A man stands above the crowd, overlooking the street party beginning to form at The Bubble House, the first residence festival goers pass when exiting the New Orleans Jazz and Heritage Festival onto Mystery Street. The Bubble House is exactly what it sounds like, a house full of partiers that emits a constant stream of bubbles, each year with a different theme. This year's theme is Summer Camp. (Photo by Katie Sikora)
Upon leaving the New Orleans Jazz & Heritage Festival at the end of the first Friday, I was exhausted. I shot photographs for three separate acts and danced to many more, was covered in sunscreen and sweat, and was more than ready to collapse in my bed. But once I exited the festival onto Mystery Street, I was revitalized, suddenly full of energy and ready to go another round.
What exactly changed my disposition?
Jazz Fest after-parties feature revelers of all shapes and sizes. I even met a dog named Snuggles selling Jell-O shots.
In true New Orleanian fashion, everyone passing through the various exit gates was hit head on by a sea of residents ready to host perfect strangers at their Jazz Fest after-parties. And the tired, sunburnt festival masses were ready to accept their invitations.
Jazz Fest After-Parties Near the Festival Grounds
First Up: The Bubble House
If you leave the festival grounds through the Mystery Street exit next to the Jazz Tent like myself, you don’t have to go far to hit your first house party. It has been dubbed “The Bubble House” by owner Les Yoakum and his friends and it is, in fact, the very first house at which you can start your post-Jazz Fest shenanigans.
The Bubble House is almost exactly what it sounds like: a house with a constant stream of bubbles, each year with a different themed party (this year’s is “Summer Camp”). “We go through 25 gallons of bubbles,” Yoakum says, adding that 2007 was his first year, “so next year will be our tenth anniversary.” I tried to get him to tell me the theme for the tenth anniversary party, but his lips were sealed.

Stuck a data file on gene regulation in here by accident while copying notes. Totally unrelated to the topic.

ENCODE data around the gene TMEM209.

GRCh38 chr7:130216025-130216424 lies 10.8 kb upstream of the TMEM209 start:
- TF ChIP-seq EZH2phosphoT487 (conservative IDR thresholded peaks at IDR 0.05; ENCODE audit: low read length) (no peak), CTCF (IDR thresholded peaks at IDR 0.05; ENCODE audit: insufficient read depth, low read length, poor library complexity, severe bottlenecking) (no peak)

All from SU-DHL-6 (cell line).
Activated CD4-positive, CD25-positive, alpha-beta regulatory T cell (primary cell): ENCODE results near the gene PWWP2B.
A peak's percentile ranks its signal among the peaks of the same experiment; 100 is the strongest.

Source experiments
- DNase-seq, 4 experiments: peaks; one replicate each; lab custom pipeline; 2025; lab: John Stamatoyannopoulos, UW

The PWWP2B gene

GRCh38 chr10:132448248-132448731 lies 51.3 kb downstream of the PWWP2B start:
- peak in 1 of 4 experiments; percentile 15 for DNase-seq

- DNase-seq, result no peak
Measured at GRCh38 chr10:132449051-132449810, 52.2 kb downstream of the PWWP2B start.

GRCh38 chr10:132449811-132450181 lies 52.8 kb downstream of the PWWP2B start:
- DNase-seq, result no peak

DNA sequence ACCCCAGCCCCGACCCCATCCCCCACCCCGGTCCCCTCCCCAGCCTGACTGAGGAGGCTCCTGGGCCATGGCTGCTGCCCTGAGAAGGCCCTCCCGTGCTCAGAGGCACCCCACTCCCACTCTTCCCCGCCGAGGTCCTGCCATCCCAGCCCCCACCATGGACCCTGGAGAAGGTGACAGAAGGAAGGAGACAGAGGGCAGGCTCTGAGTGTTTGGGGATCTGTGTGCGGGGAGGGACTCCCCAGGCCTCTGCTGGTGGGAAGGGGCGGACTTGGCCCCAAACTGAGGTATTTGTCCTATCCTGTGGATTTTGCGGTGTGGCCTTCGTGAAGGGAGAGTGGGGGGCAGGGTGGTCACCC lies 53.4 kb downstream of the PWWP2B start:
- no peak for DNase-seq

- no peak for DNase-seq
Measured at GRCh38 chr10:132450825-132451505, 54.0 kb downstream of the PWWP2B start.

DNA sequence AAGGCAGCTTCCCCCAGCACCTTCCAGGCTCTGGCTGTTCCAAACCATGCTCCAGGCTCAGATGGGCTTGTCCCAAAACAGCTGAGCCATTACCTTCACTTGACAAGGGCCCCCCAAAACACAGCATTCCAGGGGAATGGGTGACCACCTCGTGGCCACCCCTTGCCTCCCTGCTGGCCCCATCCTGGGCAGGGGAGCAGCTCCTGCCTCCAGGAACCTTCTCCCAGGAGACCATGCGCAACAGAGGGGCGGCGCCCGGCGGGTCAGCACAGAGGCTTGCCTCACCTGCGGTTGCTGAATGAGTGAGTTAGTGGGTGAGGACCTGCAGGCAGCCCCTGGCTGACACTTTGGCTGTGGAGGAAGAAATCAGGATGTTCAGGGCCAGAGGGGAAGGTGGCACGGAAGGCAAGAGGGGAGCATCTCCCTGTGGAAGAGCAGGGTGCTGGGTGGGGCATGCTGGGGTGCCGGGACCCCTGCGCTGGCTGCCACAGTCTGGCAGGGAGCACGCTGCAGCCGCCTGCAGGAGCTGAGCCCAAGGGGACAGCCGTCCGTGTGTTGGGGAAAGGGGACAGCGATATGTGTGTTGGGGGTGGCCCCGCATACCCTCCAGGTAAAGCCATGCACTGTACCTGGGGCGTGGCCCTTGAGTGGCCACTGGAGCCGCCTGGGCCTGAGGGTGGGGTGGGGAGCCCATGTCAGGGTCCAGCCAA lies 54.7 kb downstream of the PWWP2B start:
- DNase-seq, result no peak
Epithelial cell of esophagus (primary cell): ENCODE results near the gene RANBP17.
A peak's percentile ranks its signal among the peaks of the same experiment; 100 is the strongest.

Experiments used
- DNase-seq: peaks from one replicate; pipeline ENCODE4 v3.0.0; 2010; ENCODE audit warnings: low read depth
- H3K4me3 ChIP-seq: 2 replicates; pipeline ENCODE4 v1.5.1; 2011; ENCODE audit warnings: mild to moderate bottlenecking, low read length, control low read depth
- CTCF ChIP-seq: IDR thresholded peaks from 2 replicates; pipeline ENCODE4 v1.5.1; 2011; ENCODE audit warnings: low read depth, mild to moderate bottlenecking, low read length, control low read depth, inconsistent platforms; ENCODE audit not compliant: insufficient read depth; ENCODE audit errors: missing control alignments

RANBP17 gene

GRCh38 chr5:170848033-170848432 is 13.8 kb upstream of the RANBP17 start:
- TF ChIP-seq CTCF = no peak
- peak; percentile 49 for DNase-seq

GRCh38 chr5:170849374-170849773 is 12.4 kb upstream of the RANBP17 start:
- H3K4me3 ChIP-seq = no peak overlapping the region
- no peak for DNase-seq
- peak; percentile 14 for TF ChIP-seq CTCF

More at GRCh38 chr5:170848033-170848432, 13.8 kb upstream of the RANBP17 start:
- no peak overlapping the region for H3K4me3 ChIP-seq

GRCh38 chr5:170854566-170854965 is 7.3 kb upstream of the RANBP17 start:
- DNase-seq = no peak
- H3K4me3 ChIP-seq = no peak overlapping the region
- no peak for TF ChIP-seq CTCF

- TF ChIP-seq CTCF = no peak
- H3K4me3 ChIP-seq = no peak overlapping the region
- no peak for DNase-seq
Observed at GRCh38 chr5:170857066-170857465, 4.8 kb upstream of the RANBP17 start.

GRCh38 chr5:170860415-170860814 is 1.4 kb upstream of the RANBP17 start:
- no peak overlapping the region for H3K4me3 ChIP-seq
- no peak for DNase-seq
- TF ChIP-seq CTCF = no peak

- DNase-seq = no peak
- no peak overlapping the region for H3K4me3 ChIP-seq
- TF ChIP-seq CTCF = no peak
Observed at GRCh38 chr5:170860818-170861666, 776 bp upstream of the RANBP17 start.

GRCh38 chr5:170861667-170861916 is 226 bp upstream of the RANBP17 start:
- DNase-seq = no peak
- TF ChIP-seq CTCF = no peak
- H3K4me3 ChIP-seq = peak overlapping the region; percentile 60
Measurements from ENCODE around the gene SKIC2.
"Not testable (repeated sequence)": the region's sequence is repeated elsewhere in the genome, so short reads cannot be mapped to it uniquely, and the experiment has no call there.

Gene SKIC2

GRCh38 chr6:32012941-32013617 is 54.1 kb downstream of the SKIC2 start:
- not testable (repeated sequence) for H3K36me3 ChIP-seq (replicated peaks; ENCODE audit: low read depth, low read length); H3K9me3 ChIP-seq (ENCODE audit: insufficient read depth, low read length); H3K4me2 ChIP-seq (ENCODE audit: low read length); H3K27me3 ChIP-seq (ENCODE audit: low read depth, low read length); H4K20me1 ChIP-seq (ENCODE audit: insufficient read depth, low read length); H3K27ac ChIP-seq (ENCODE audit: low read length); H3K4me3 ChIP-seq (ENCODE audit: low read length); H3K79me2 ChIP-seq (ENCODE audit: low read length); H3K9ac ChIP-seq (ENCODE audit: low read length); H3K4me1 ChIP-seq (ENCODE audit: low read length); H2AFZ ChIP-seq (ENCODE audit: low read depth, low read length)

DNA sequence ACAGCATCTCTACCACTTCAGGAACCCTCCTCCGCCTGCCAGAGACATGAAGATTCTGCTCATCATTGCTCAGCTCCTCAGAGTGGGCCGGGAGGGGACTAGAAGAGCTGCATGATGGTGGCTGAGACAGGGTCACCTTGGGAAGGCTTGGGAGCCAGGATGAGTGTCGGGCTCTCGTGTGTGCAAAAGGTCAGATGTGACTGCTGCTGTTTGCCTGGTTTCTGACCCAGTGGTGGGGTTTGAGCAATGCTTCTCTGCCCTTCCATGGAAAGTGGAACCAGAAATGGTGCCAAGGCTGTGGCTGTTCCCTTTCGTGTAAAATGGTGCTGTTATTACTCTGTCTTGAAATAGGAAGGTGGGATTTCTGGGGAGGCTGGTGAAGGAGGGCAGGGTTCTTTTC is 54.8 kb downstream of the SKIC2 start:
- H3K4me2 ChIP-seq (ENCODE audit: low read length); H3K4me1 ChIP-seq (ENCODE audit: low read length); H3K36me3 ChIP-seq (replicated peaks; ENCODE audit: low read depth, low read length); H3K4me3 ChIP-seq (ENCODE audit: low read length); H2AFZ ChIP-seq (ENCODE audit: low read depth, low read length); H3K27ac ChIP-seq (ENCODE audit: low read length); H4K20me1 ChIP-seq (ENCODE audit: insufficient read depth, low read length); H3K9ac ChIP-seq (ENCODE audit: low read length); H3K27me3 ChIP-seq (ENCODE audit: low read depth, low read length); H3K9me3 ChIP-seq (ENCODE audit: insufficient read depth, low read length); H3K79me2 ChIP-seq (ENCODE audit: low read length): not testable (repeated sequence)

In true New Orleanian fashion, residents are ready to host perfect strangers at their Jazz Fest after parties.
Next: Maurepas Street & N. Lopez Street
I turned down Maurepas Street and found myself on N. Lopez Street, on the outskirts of the after-party epicenter next to Liuzza’s By The Track. There, I found partiers and festival-goers of all shapes and sizes dancing to the music of the New Life Brass Band. On one side of the band were artists selling custom second line umbrellas; on the other side a puppeteer putting on a puppet show; across the street was a man grilling from the bed of his pickup truck. I even met a dog selling Jell-O shots.
My last encounter during the raucous activities was with a street performer by the name of Jennifer Jones, who dances at jazz funerals, parades, and festivals, spreading a message of peace and spirituality. People from across the country and the world come to New Orleans for the Jazz & Heritage Festival; locals fill in the gaps to show visitors what it truly means to love New Orleans and its heritage.
Yes, we all love the music of the city, and yes, we all enjoy the fest’s great food and drink (this is New Orleans, after all), but what these after parties allow us to do are celebrate one another. See what I mean below.